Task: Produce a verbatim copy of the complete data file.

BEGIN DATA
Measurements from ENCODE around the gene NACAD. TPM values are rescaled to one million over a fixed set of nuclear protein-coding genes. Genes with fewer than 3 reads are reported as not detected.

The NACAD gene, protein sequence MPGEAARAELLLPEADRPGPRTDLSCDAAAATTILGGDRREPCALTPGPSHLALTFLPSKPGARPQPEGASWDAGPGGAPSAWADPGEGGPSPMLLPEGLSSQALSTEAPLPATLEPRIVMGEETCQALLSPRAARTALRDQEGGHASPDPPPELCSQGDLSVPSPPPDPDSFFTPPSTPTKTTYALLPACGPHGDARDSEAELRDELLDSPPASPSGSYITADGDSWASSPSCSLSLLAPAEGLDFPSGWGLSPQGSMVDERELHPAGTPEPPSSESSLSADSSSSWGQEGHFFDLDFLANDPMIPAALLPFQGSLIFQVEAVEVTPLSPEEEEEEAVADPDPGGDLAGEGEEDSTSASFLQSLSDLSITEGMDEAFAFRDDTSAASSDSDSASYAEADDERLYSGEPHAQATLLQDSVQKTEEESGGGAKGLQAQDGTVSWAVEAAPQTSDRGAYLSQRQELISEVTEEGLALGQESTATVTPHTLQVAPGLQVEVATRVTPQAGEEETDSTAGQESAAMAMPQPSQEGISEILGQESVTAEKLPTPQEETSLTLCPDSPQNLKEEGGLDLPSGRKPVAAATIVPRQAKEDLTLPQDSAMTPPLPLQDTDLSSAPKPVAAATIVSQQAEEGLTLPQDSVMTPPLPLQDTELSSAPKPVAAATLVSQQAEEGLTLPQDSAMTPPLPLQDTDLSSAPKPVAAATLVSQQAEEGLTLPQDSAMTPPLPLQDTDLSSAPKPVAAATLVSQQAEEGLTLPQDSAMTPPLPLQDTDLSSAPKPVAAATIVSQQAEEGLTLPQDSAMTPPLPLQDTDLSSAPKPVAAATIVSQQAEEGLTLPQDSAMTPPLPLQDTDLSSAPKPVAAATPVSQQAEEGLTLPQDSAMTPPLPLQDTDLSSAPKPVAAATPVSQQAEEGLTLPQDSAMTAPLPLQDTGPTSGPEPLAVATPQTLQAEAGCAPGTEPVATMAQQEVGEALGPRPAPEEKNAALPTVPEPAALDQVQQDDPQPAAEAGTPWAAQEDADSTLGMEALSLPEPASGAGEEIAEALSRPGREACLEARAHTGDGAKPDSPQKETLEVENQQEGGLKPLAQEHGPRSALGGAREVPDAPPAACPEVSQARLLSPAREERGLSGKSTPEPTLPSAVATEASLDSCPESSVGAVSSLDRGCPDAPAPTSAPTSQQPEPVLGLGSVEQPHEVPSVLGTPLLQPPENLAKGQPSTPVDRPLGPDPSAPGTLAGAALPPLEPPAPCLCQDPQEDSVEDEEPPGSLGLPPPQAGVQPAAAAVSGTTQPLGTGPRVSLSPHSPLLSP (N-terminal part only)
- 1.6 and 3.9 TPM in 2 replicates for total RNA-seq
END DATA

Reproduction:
Measurements from ENCODE around the gene NACAD. TPM values are rescaled to one million over a fixed set of nuclear protein-coding genes. Genes with fewer than 3 reads are reported as not detected.

The NACAD gene, protein sequence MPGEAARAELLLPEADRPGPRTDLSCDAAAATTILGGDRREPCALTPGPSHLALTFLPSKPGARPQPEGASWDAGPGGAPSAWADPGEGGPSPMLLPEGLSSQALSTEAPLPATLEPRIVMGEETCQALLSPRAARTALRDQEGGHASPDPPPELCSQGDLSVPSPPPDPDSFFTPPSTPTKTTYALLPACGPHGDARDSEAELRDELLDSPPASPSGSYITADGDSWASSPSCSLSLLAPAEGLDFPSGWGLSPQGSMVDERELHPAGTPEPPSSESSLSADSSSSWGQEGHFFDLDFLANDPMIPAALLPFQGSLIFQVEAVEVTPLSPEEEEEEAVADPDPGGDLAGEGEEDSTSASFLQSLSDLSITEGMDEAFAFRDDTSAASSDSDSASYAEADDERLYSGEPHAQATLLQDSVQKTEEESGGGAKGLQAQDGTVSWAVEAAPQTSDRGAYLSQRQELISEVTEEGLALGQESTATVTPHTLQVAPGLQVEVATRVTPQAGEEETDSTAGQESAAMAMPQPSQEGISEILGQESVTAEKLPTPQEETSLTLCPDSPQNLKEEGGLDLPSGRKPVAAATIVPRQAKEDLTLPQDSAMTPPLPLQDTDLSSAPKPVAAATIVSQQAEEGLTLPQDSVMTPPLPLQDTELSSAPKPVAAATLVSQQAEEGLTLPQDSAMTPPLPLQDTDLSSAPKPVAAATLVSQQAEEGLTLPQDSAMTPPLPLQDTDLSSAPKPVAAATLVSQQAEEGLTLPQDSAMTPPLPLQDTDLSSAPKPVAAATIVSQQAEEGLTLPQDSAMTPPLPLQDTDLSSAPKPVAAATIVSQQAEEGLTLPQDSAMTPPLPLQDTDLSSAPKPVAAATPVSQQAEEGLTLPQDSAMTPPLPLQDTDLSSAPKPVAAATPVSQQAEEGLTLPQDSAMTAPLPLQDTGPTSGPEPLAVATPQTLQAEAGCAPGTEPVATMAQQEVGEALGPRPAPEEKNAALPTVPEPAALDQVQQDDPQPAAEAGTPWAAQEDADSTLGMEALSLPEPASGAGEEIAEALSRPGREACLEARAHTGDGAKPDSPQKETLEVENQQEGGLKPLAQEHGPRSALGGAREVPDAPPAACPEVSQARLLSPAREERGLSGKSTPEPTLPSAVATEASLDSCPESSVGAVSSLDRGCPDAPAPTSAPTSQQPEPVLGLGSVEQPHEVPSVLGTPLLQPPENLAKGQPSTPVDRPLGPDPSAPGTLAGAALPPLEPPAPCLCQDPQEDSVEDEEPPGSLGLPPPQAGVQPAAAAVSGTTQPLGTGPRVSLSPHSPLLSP (N-terminal part only)
- 1.6 and 3.9 TPM in 2 replicates for total RNA-seq